Types of Hair
There are three types of hair. Thick, pigmented hairs are called terminal hairs. Terminal hairs on the top of the head and in the beard, axillary, and pubic areas are influenced by androgens. Androgens are important in regulating hair growth.
At puberty, androgens increase the size of follicles in the beard, chest, and limbs and decrease the size of follicles in the bitemporal region, which reshapes the hairline in men and many women. Lanugo hairs are the fi ne hairs found on the fetus; similar fi ne hairs (peach fuzz) found on the adult are called vellus hairs. Vellus hair is short, fi ne, and relatively nonpigmented and covers much of the body. Hair on the rest of the body is independent of androgens.
The hair shaft is dead protein. It is formed by compact cells that are covered by a delicate cuticle composed of platelike scales. The living cells in the matrix multiply more rapidly than those in any other normal human tissue. They push up into the follicular canal, undergo dehydration, and form the hair shaft, which consists of a dense, hard mass of keratinized cells. Normal hairs have a pointed tip. The hair in the follicular canal forms a cylinder of uniform diameter. Short hairs with tapered tips either have short growth cycles or have experienced the recent onset of anagen. The growing shaft is surrounded by several concentric layers.
The outermost glycogen-rich layer is called the outer root sheath. It is static and continuous with the epidermis. The inner root sheath (Henle’s layer, Huxley’s layer, and cuticle) is visible as a gelatinous mass when the hair is plucked. It protects and molds the growing hair but disintegrates before reaching the surface at the infundibulum. The hair shaft that emerges has three layers—an outer cuticle, a cortex, and sometimes an inner medulla—all of which are composed of dead protein. The cuticle protects and holds the cortex cells together. Split ends result if the cuticle is damaged by brushing or chemical cosmetic treat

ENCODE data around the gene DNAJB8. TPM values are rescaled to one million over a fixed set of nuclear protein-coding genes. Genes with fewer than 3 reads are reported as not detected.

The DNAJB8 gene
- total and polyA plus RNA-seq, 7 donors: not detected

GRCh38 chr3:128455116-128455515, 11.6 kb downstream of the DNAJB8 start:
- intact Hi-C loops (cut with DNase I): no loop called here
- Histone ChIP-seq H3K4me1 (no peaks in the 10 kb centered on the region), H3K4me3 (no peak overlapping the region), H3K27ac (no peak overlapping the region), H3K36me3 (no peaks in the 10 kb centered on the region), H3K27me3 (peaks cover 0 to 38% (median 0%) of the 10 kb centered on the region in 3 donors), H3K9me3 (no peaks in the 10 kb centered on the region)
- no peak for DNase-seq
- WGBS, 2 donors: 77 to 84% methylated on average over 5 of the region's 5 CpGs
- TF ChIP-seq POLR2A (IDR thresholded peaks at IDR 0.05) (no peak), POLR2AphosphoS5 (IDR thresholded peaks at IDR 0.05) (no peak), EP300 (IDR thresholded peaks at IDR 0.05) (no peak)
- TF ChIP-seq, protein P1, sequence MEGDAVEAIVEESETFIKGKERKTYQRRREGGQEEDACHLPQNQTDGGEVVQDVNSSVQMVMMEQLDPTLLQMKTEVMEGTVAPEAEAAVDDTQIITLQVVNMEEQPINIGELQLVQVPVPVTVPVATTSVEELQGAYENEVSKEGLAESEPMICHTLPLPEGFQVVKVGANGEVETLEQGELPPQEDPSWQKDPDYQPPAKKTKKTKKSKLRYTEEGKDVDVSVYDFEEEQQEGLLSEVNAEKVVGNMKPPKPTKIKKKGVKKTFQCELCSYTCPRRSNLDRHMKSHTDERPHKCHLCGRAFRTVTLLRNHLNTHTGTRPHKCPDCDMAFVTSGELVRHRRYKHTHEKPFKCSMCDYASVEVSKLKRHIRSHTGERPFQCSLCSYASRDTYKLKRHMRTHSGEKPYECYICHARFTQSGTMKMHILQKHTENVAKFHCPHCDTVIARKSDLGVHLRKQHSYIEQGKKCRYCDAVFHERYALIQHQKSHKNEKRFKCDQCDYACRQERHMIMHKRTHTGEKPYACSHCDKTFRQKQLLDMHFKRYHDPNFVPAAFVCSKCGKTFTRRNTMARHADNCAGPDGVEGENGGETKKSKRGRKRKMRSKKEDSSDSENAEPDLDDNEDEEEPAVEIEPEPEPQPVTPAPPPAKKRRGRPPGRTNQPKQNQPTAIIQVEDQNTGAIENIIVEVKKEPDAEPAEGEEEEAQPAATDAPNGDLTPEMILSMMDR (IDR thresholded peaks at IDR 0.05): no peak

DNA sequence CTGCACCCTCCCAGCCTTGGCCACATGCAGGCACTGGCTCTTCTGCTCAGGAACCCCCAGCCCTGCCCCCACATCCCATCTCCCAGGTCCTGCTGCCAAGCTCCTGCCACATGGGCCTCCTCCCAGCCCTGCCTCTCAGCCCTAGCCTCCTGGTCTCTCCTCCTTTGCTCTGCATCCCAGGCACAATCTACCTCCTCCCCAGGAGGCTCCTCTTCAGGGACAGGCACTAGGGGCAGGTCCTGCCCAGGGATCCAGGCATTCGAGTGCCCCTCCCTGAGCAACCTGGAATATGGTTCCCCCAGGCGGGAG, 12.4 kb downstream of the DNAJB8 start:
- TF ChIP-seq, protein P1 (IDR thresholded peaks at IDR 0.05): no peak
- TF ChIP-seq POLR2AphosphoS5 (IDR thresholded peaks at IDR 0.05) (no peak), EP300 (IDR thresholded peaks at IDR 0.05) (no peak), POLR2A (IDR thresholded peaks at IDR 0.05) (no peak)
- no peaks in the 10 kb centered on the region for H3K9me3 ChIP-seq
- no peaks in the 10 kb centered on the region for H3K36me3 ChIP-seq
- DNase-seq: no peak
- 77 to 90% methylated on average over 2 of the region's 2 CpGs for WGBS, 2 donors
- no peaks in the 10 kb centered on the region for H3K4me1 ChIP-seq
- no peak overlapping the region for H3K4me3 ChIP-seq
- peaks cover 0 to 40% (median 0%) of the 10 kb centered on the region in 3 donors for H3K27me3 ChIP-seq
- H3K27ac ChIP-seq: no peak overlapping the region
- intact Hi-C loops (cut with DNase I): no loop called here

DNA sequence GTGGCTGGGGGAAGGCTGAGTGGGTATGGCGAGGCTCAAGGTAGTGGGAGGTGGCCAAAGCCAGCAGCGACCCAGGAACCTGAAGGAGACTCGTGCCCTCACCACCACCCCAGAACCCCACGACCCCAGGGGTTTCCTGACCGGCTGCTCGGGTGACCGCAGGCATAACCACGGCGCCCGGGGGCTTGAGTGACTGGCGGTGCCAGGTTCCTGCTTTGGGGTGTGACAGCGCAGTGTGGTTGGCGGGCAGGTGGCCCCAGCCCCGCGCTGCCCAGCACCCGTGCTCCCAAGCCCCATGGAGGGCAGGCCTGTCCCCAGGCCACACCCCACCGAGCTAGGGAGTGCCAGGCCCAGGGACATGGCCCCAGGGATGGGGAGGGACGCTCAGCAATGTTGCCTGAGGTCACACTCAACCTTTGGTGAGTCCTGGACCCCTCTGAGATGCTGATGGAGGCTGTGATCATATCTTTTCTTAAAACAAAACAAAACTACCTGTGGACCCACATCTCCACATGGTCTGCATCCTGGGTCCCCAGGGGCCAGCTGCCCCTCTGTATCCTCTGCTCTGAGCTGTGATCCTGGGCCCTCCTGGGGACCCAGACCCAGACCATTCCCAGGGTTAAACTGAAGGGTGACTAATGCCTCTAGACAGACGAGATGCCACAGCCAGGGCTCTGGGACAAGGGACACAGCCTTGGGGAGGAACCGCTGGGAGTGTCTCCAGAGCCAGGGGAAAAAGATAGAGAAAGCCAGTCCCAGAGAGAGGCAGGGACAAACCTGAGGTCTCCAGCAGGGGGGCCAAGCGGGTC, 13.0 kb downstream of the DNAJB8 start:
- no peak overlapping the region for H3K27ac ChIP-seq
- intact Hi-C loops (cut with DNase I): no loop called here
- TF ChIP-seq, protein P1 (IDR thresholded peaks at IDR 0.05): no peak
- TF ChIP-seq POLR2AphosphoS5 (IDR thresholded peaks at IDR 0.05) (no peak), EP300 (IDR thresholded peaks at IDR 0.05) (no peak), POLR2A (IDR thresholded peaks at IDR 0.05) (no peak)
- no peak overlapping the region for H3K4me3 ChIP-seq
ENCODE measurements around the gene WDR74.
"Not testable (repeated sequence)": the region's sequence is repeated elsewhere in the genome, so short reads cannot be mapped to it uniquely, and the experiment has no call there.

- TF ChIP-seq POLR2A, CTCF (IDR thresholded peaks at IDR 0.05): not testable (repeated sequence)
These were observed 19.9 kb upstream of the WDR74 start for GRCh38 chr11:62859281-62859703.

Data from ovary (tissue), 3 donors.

The cortex cells in the growing hair shaft rapidly synthesize and accumulate proteins while in the lower regions of the hair follicle. Systemic diseases and drugs may interfere with the metabolism of these cells and reduce the hair shaft diameter. Pigment-containing melanosomes are acquired deep in the bulb matrix and are deposited in the cortical and medullary cells.
Humans have about 5 million hair follicles at birth. No follicles are formed after birth, but their size changes under the infl uence of androgens.The hair follicle is formed in the embryo by a club-shaped epidermal down-growth—the primary epithelial germ that is invaginated from below by a flame-shaped, capillarycontaining dermal structure called the papilla of the hair follicle. The central cells of the down-growth form the hair matrix, the cells of which form the hair shaft and its surrounding structures. The matrix lies deep within the subcutaneous fat. The mature follicle contains a hair shaft, two surrounding sheaths, and a germinative bulb
The follicle is divided into three sections. The infundibulum extends from the surface to the sebaceous gland duct. The isthmus extends from the duct down to the insertion of the erector muscle. The inferior segment, which exists only during the growing (anagen) phase, extends from the muscle insertion to the base of the matrix. The matrix contains the cells that proliferate to form the hair shaft The mitotic rate of the hair matrix is greater than that of any other organ. The cells begin to differentiate at the top of the bulb.
The inner and outer root sheaths protect and mold the growing hair. The inner root sheath disintegrates at the duct of the sebaceous gland. Hair growth is greatly influenced by any stress or disease process that can alter mitotic activity.